If you love the Eames Office (and who doesn't?) you need to see this new video by Eames Demetrios, grandson of Charles and Ray Eames, who took several of their famous elephants on safari with him at the Malamala Game Reserve in South Africa. The stop-action video accomplishes what few in the design world have been able to: it brings the already playful pieces to life, wearing pith helmets, bumping around in their jeep, wrestling and checking out zebras, water buffalo, and other creatures (but curiously no elephants). Good news: it appears there will be more safaris to come.
Since an unofficial concept ad was leaked (above, left) in September proclaiming "Ice Cube celebrates Ray & Charles Eames," the web has been abuzz about the rapper's upcoming film on the architects' influence on his life, part of the Getty's Pacific Standard Time series of exhibitions in Los Angeles. For the exhibition on Ray and Charles Eames, Ice Cube recreated an old ad (above, right) from the 1950s, complete with a pipe and a 1953 DAT Chair. Cube, it appears, studied architectural drafting, although he never got his degree. He joins LA stars like Red Hot Chili Peppers singer Anthony Kiedis and actor Jason Schwartzman in promoting the epic series, which continues through next year.
Sotheby's Wants to Open... a Farmer's Market: In an unlikely move, the auction house is proposing a youth-run farmer's market in front of its Upper East Side headquarters, after a sale of heirloom produce raised $100,000 for non-profits last year. The plan went before the community board this week, and DNAinfo reports: "Some were supportive of the small-scale event that would bring fresh food to the area... Others were more skeptical and wanted to know where the kids manning the stand on between East 71st and 72nd streets — on Sept. 6, 13, 20 and 27 — and the produce would be coming from." Camping in New York... City: The National Parks Service announced plans to turn Brooklyn's Floyd Bennet Field, a decommissioned airport once used by Amelia Earhart, into the country's largest urban campground. Ninety camp sites have been planned for the next two years, with as many as 600 in the future. Floyd Bennet Field already has occasional summer camping nights, which the NYTimes Frugal Traveler tried out for $20 last year. How IBM Re-Defined Corporate Architecture: Big Blue celebrates its 100th anniversary this week, and Network World takes a look at the company's greatest architectural gems. The company hired some of the biggest names, including Eero Saarinen, Charles and Ray Eames, Paul Rand, and Ludwig Mies van der Rohe, to design its modernist offices and later suburban corporate campuses. Martin Moeller at the National Building Museum calls IBM the "vanguard" in using buildings to express corporate identity. America's Dirtiest Cities: Travel and Leisure just released its list of worst offenders. New Orleans, Philadelphia and Los Angeles top the list. Readers chose the "winners" based on litter, air pollution, and the taste of local tap water, in the magazine's annual America’s Favorite Cities survey.
We spotted this amazing cartoon by fueledbycoffee over at Core 77 this week and think it's pretty amazing. Don't miss the rest of the cartoon over at Core77 showing adaptations of Noguchi and Nelson. We'll be out on Monday, but right back in the game come Tuesday morning. Have a great Memorial Day weekend!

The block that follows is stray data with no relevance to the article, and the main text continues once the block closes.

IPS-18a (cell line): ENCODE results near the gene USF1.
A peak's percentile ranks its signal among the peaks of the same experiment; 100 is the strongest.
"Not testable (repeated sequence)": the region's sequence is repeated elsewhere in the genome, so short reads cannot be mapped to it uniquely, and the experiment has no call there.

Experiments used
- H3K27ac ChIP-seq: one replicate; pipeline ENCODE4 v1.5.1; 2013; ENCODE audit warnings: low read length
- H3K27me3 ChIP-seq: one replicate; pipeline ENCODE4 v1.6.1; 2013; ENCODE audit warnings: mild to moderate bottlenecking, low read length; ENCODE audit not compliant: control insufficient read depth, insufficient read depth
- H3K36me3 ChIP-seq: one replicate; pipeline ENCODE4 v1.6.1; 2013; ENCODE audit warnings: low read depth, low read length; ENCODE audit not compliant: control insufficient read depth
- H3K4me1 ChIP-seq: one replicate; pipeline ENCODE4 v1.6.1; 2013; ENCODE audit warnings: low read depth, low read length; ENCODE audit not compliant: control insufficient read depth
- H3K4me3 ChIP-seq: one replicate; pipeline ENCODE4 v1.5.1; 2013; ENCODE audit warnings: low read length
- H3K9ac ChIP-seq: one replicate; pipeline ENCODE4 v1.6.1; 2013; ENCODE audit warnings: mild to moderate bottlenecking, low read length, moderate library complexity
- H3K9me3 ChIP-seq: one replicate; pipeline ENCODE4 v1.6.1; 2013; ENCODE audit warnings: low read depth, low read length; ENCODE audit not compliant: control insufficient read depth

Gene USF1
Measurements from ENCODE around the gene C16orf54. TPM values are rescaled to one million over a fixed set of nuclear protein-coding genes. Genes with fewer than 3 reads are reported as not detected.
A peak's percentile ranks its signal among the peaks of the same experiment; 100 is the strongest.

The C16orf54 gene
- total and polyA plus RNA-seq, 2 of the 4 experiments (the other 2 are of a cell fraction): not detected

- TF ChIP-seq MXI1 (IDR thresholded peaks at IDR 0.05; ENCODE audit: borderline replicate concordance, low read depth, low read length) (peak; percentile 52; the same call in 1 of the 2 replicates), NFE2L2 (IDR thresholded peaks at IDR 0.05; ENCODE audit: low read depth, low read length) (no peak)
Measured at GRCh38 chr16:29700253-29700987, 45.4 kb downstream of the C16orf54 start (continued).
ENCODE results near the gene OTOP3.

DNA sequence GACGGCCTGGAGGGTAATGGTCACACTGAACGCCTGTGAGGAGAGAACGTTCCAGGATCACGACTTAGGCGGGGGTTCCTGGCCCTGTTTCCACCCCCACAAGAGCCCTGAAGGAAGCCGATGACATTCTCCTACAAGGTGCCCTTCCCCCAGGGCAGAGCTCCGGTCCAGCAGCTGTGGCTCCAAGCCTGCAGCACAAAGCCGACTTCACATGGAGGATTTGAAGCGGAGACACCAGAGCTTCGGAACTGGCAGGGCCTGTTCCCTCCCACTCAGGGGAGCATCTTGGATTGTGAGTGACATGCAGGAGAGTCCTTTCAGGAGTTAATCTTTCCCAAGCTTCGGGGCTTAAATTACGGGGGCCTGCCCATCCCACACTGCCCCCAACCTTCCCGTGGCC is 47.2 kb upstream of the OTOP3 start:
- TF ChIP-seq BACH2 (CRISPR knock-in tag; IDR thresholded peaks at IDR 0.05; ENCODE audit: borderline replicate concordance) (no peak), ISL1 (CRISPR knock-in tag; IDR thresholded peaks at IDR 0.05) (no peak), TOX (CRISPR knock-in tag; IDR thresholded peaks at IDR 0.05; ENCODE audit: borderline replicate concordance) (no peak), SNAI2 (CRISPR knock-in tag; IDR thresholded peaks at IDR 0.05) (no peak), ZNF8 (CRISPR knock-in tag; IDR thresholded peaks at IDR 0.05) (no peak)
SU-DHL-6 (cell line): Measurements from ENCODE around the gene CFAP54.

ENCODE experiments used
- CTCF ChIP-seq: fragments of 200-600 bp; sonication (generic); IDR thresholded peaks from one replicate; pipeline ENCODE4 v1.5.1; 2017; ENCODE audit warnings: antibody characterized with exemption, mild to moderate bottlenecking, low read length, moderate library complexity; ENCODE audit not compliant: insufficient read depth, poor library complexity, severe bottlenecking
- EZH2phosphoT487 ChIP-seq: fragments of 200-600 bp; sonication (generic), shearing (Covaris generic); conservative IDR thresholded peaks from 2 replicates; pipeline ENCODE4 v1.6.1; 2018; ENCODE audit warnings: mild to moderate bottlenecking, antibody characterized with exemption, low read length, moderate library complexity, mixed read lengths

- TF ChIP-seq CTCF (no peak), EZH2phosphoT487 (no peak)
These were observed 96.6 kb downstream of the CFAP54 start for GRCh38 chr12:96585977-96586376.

When Dieter Rams enters a new country, he doesn’t like to call himself a designer. Instead, the world famous German industrial designer writes "architect" on his passport entry card. In fact, it was as an architect in the early 1950s that Rams got his start building additions and installations for a little known German manufacturer just starting up, named Braun. As design director for Braun from 1961 through 1995, Rams set the company firmly on a course toward a vision of modern design as compact, sleek, and irrefutably correct. A record player that Rams designed in the early 1956 is a fit example. A compressed ash white with a transparent acrylic lid and confident aluminum knobs, the SK4 record player was nicknamed by competitors “Snow White’s Coffin” and Braun feared it would sink. Instead, it practically put Braun on the map as a design trailblazer and set the standard—rectangular box with clear lid—for record players that stuck for as long as LPs lasted. When Rams designs something, it stays designed. And that is precisely what Danish manufacturer Niels Vitsoe was after when he asked Rams to design a shelving system with flexible components. More than 50 years later, the 606 Universal Shelving System has achieved that with wall brackets supporting not only shelves, tables, drawers, cabinets and display units, but all those whether they were designed in 1965 or 2005. The entire thing is assembled without tools using instead aluminum pins so elegant and exact that most all other shelving systems (heads up, IKEA) have copied them. Meanwhile, in accordance with Rams’ mantra that design should not be new, only better, the 606 has not been changed, only improved. Case in point: the pins slide in better with a 60-degree angled post as opposed to having straight-up sides. All components from the earliest to the latest are compatible and, in some instances, the same tools are in use as they were in the 1960s. No effort has been made to keep up with trends. “Go ahead put lime green all around it; the 606 is not going to change,” said Mark Adams, managing director of Vitsoe, noting that in the past 15 years there have been but 54 improving tweaks to the original design. Vitsoe uses a recycling method for packaging so sophisticated and sustainable that the Royal College of Art in London sends students to observe and learn. The word “design” as commonly used today really does not apply to what Dieter Rams does. On a recent visit to the Vitsoe showroom on Bond Street where there is a small exhibition of the earliest components of the 606 along with some cool Braun pieces, including Snow White’s Coffin, Rams said he would like to see the “D” word replaced by “Gestalt” indicating not an object but a process that encompasses economy, culture, and ideal solutions. “We don’t need more designs, we need more and better thinking about our resources that exist,” he said, mentioning wind turbines as a prime example of something in sore need of some design intelligence. And is there something he wished he had been the first to get designed? Oh yes, he said, “Everything by Eames.”